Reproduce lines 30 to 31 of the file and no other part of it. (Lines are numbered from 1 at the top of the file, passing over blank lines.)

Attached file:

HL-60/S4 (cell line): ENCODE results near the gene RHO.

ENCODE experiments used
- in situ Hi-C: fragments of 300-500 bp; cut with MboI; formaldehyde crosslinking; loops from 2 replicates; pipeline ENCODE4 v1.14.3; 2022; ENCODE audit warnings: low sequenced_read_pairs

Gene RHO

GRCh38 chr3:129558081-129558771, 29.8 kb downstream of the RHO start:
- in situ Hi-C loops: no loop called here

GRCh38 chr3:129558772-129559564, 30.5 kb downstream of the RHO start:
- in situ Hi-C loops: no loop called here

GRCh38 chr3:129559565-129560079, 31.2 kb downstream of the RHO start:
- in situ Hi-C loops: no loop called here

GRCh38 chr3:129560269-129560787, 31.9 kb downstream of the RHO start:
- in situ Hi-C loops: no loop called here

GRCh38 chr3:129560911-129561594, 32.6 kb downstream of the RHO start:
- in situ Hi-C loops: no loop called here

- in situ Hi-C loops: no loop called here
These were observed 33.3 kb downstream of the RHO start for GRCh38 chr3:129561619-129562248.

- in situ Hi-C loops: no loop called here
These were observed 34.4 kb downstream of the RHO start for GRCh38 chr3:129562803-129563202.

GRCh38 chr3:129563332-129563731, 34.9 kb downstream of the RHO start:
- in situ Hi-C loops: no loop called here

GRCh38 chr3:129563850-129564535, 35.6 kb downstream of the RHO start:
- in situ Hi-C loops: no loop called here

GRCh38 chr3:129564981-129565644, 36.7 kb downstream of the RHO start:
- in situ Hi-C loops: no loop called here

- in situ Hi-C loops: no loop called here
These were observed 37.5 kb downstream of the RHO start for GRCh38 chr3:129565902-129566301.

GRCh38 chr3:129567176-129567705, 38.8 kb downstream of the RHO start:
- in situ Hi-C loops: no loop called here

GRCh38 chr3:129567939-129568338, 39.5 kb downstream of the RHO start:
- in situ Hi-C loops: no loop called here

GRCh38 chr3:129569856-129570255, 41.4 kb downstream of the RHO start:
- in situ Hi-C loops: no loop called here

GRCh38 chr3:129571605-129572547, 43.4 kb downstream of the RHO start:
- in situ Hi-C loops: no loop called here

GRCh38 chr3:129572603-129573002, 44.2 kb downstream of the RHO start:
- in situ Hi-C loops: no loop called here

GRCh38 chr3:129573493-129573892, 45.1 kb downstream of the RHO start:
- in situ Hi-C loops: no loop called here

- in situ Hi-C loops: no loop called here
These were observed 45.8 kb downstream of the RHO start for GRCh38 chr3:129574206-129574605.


- in situ Hi-C loops: no loop called here

GRCh38 chr3:129569856-129570255, 41.4 kb downstream of the RHO start: